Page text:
With batting resources a little thin – Aussie-born Sam Robson and axed duo Bopara and Morgan among the possible replacements – there is no real surprise that Andy Flower has resisted temptation to call-up an extra body. The two-day game in Alice Springs against the Cricket Australia Chairman's XI, which was no doubt originally pencilled in to give the squad members the chance to keep things ticking over, took on an added significance; becoming a magnified audition for Trott's prospective replacements.
Consequently, there is likely to be a substantial reshuffle in the English side for the second Test at the renovated Adelaide Oval. One change that may not have been predicted is the return of all-rounder Tim Bresnan after the bustling bowler impressed during the Development Squad's recent game in Queensland. Bresnan is being tipped to replace Chris Tremlett after the latter's modest performance in Brisbane while Bresnan will give an added balance to the side as well as boosting the batting depth.
However, there is still some uncertainty surrounding the identity of Trott's replacement. With the three candidates having little or no Test experience between them, either Joe Root or Ian Bell will be pushed up the order to fill the pivotal number three role, paving the way for a return to the side for Jonny Bairstow or one of the uncapped duo of Ballance or promising all-rounder Ben Stokes.
Root has already been utilised as an opener and number six on this tour and is being widely tipped to bat at number three when the second Test starts on Thursday but such nomadicity can only be a little disorientating. Nonetheless, the 22-year-old insists he'll bat anywhere for the team and the unsettling nature of the past seven days will be blunted if one of his close friends and fellow Yorkshiremen get the call.
Regardless who gets the nod on Thursday morning, they will be thrown in at the deep-end. Only Bairstow has experience at Test level, but has struggled during his twelve games to date, while Ballance and Stokes have only a handful of international games between them.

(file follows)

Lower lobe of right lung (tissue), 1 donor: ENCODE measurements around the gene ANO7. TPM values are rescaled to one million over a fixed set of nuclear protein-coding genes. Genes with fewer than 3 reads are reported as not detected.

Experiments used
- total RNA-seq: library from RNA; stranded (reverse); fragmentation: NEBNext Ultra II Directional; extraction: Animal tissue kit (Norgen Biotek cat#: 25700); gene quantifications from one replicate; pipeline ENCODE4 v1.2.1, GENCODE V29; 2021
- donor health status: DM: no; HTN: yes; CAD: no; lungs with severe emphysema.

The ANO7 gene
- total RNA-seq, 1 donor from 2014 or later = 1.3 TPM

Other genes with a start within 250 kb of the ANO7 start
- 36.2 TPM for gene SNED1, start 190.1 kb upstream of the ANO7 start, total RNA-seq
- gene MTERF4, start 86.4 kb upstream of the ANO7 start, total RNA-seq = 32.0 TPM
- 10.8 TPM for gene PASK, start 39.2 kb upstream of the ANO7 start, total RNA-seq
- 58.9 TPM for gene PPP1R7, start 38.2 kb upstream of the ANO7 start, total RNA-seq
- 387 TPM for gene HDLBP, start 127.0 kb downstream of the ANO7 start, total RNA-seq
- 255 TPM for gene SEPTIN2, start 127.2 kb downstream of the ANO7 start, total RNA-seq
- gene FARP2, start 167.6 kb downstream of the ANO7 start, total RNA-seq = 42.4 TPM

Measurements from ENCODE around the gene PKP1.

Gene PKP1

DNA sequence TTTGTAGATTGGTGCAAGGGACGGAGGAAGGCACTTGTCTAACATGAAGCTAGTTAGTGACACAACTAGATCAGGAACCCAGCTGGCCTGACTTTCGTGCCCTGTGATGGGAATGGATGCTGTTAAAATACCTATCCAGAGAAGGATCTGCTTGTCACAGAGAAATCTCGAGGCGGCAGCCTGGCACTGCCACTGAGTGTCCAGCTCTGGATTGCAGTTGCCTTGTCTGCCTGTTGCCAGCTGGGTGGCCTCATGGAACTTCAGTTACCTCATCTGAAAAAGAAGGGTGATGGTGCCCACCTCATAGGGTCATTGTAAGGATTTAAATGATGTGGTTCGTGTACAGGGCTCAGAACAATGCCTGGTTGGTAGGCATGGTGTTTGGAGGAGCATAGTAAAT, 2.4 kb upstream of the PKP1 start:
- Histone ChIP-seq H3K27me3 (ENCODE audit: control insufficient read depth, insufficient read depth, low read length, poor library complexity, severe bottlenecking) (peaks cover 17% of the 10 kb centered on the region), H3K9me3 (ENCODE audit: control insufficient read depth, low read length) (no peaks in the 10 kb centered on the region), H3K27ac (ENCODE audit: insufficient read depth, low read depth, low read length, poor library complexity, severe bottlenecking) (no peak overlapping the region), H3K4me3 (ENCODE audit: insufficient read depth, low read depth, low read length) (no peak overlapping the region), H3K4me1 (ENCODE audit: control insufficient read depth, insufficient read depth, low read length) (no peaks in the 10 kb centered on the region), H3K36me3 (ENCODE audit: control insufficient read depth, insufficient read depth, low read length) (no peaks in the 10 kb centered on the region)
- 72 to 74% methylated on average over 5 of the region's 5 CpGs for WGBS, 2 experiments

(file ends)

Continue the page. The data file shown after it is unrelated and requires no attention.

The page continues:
Bairstow, who lost his place in the Test team when Root dropped to number six and Michael Carberry was included as opener, is seen as the safe option but has done little to merit his inclusion after a string of inconsistent performances.
While, the wicket-keeper batsman has the benefit of experience on his side, he is yet to fulfil the initial promise he showed and convince the public and selectors that he's the man to solve the long-standing middle-order deficiency.
However, his technique has been called into question previously with the short-ball, in particular, often exposing his shortcomings and his tendency to do all the hard work before getting himself out. His superior experience puts him in good stead, but for now, there are too many glitches in his game to be thrown into the heat of battle.
There were some murmurs that Durham's Ben Stokes could be given the nod with his useful bowling and ability to swing the ball giving Alistair Cook an extra option but the return of Tim Bresnan as a bowling all-rounder has presumably ended that thinking.
Essentially, England have lost one of their best batsmen and need to replace like for like and at the minute, Stokes doesn't offer that. The left-hander is an extravagant stroke player and is arguably suited more to the limited-overs format, adding a sense of risk to his selection when